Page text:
Brooklyn Nine-Nine’s Stephanie Beatriz calls on TV cops to “condemn the murder of George Floyd”

Following the death of George Floyd, an unarmed Black man who was killed by officer Derek Chauvin on May 25th—and the global protests against police brutality and systemic racism his death ignited—actor Stephanie Beatriz made an $11,000 donation to the Community Justice Exchange’s National Bail Fund Network. Beatriz, who portrays Detective Rosa Diaz on the sitcom Brooklyn Nine-Nine, is urging other actors who portray cops to donate what they can, too.

“The cast and showrunner of Brooklyn 99 condemn the murder of George Floyd and support the many people who are protesting police brutality nationally,” Beatriz wrote in a June 2nd tweet, along with the hashtags #justiceforGeorgeFloyd and #blacklivesmatter.

Beatriz also shared that the Brooklyn Nine-Nine team made a joint donation of $100,000 to the National Bail Fund Network, which distributes funds across over 60 community bail and bond funds throughout the country. (Some of these bail funds help to free arrested protestors.)

In a separate tweet that day, Beatriz shared that she made a personal donation of $11,000. She followed the lead of actor Griffin Newman, a former TV cop who made the same donation on June 1st.

“I’m an actor who plays a detective on TV,” Beatriz wrote, echoing Newman’s original tweet. “If you currently play a cop? If you make tens or hundreds of thousands of dollars a year in residuals from playing a cop? I’ll let you do the math.”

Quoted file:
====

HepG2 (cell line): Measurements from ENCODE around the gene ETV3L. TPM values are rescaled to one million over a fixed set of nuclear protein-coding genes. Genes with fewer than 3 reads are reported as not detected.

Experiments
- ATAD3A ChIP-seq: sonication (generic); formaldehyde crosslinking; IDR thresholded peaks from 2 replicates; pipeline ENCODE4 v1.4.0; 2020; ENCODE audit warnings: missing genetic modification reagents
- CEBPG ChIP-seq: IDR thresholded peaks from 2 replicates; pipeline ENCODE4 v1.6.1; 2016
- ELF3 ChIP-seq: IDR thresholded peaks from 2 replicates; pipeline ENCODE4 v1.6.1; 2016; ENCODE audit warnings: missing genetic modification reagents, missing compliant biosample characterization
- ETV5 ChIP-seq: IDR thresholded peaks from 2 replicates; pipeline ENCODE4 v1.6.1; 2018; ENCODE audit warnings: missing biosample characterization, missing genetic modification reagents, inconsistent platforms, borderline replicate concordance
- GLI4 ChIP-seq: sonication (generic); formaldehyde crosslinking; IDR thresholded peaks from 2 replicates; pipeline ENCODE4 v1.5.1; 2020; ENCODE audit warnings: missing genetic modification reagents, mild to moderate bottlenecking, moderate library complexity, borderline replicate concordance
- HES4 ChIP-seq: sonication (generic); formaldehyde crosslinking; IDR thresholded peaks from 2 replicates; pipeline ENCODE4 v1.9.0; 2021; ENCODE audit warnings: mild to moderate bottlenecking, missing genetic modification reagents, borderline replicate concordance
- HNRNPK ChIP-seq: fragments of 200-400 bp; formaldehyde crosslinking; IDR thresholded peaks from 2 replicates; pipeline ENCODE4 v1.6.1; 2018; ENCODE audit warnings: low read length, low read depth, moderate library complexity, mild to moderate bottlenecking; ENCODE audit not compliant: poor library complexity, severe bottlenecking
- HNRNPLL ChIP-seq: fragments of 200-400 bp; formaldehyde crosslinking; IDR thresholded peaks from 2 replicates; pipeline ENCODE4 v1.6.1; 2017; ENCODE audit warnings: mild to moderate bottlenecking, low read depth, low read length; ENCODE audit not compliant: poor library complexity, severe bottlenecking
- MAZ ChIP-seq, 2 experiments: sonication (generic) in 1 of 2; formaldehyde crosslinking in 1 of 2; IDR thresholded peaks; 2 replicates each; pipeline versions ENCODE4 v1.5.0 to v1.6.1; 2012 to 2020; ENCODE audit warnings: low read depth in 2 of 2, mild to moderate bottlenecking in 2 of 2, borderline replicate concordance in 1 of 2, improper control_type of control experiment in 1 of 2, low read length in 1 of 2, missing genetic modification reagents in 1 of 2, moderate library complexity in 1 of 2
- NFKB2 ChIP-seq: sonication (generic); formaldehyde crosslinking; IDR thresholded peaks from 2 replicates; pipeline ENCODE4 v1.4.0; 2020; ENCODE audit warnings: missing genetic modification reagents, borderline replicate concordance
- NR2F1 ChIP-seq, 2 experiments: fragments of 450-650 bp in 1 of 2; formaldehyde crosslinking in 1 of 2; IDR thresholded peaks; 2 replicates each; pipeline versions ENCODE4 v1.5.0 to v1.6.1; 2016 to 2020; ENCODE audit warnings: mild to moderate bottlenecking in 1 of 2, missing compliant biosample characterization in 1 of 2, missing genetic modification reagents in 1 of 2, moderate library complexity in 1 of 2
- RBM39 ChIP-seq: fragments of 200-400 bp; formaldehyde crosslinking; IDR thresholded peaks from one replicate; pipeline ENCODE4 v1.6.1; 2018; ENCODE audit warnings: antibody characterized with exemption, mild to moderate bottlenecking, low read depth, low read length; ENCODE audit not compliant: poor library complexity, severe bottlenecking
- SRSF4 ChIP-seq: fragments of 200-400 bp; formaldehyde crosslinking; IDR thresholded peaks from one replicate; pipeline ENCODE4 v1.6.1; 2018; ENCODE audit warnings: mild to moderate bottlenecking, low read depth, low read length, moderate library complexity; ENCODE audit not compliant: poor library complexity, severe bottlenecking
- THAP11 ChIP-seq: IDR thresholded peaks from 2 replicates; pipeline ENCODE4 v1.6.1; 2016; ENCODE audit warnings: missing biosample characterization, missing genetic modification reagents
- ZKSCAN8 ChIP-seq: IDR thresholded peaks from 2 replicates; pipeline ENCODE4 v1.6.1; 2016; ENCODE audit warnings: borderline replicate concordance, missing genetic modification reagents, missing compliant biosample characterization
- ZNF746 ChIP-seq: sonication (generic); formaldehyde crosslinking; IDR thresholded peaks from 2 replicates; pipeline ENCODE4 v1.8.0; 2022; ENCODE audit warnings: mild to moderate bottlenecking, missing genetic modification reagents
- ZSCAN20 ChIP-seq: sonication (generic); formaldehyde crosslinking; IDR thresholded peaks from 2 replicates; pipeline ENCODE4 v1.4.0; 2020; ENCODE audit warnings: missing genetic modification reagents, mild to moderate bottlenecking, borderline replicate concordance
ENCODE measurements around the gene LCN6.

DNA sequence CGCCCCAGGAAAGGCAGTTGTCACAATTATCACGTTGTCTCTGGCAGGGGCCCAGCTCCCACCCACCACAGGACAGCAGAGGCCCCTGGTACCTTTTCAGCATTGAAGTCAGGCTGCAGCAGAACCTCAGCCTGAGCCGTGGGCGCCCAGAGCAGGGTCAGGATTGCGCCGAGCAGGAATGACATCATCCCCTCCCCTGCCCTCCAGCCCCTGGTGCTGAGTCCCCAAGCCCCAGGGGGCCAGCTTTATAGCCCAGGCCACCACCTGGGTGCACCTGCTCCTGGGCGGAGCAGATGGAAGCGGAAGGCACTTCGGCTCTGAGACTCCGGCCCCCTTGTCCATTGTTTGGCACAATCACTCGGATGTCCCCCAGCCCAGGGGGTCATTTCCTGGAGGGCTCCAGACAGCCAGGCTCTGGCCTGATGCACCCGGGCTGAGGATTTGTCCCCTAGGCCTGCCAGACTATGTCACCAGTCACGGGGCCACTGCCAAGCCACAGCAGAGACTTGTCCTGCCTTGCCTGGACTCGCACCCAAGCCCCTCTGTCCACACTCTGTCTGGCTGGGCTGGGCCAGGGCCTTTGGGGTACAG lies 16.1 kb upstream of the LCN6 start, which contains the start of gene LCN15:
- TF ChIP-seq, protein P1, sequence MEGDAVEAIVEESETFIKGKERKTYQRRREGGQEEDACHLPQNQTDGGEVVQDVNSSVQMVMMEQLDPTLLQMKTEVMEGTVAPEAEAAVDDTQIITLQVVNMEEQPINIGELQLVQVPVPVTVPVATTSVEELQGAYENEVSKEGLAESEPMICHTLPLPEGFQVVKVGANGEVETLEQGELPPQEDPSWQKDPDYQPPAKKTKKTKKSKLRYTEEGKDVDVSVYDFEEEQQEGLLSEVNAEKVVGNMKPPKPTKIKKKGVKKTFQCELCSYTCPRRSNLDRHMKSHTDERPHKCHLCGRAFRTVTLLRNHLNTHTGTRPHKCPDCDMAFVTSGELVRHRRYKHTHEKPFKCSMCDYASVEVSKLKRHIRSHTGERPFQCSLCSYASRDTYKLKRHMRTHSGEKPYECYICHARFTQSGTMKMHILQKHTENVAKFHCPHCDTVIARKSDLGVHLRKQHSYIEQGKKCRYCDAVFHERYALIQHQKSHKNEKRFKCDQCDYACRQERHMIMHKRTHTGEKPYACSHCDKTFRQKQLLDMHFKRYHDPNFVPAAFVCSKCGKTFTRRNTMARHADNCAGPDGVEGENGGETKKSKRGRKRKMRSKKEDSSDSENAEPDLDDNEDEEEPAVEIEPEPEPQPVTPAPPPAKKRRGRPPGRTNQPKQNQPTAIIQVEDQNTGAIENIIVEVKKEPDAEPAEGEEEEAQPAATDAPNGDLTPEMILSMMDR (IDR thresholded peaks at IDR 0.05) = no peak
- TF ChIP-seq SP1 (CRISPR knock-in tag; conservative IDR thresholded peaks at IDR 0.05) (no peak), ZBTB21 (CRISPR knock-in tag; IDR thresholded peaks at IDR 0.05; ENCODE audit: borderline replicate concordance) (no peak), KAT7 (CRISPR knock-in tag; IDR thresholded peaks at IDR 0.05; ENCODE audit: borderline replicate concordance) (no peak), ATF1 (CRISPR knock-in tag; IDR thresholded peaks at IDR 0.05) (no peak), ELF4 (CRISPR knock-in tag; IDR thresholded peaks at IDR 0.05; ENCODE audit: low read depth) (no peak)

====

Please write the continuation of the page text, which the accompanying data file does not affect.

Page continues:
Beatriz was not the only cop-portraying actor (or cop-portraying-actor-adjacent) to take up Newman’s call to action. A few people who played cops in high school plays; someone who “worked on a video game about forest cops stomping out fireworks”; another person who “fully funded my police department in Sim City 2000” and now feels bad about it; and yet another who “let my nephew watch a clip from Paw Patrol on my iPad” (and presumably feels bad about it) were among the many people who responded to Newman’s thread with their own donation receipts.

We’ve never played a cop, but we may have a friend who dressed up as one on Halloween 15 years ago. Getting our wallets out now.

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